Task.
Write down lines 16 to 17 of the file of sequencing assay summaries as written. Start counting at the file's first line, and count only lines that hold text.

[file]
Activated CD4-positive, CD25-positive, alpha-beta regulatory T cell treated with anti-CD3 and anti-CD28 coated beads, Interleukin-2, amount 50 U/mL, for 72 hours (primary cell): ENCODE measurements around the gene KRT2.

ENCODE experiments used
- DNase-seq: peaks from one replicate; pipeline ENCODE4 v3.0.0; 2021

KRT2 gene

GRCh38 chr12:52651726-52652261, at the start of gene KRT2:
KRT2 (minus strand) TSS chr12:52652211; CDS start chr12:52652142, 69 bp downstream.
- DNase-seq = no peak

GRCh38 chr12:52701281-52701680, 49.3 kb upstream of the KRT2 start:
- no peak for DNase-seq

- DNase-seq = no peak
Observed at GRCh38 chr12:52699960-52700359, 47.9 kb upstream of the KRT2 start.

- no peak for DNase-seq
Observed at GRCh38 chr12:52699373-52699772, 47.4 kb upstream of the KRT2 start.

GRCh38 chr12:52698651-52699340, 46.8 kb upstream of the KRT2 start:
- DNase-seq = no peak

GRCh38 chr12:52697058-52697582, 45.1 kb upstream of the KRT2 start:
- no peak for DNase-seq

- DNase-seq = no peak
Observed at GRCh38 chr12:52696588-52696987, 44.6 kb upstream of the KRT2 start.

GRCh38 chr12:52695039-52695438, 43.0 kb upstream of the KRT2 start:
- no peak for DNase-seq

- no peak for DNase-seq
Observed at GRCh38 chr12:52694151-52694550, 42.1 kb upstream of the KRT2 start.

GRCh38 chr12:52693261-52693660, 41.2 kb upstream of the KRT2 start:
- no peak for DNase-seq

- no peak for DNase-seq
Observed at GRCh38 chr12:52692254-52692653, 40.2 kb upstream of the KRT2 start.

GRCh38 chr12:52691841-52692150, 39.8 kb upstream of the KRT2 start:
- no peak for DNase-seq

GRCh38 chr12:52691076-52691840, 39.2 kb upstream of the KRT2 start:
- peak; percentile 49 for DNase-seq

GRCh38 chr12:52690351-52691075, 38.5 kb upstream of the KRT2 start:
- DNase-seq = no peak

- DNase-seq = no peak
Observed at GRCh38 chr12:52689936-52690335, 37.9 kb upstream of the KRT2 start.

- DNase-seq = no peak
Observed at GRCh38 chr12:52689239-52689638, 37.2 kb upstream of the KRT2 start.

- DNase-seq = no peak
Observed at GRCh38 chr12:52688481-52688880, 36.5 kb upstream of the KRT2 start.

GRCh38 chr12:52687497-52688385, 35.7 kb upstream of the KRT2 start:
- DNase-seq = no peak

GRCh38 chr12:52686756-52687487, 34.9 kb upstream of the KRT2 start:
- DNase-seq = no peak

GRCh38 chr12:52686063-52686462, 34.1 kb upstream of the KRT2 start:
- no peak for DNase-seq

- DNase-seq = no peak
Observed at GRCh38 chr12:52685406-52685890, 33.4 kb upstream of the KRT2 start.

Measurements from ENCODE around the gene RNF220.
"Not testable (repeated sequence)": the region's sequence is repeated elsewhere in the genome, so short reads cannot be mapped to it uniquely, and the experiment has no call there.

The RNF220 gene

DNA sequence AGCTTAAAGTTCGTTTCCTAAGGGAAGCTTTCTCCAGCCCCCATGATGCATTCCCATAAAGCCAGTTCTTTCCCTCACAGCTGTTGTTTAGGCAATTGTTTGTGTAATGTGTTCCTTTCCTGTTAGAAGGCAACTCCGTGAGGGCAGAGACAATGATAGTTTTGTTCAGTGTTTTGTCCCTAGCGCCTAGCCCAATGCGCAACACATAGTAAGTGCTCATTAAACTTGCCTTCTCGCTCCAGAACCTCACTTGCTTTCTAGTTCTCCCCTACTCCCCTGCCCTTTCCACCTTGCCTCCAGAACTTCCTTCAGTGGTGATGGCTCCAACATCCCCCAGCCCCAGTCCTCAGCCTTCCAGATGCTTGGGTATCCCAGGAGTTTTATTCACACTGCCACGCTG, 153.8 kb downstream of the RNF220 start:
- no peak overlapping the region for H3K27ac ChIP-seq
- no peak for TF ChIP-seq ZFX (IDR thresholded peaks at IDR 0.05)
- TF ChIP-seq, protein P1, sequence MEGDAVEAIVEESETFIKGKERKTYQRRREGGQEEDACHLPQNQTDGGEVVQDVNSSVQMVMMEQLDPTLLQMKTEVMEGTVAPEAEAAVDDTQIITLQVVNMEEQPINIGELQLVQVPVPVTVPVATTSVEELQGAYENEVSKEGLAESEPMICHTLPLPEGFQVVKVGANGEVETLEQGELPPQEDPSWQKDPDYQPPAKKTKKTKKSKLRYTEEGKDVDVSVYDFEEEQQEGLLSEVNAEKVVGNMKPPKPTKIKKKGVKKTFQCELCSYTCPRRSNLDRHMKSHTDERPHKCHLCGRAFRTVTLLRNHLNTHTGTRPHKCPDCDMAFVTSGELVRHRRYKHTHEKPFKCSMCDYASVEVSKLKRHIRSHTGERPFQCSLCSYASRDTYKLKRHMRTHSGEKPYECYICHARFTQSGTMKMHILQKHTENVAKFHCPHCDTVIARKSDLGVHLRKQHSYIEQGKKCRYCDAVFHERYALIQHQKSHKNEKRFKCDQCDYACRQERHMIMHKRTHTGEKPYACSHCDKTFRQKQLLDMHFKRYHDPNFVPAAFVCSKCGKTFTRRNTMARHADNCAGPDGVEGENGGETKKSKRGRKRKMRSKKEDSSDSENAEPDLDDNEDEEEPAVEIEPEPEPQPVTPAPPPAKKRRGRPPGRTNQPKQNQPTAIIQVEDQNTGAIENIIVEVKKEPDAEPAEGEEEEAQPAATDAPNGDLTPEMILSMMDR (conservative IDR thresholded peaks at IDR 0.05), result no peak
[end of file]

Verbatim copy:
GRCh38 chr12:52697058-52697582, 45.1 kb upstream of the KRT2 start:
- no peak for DNase-seq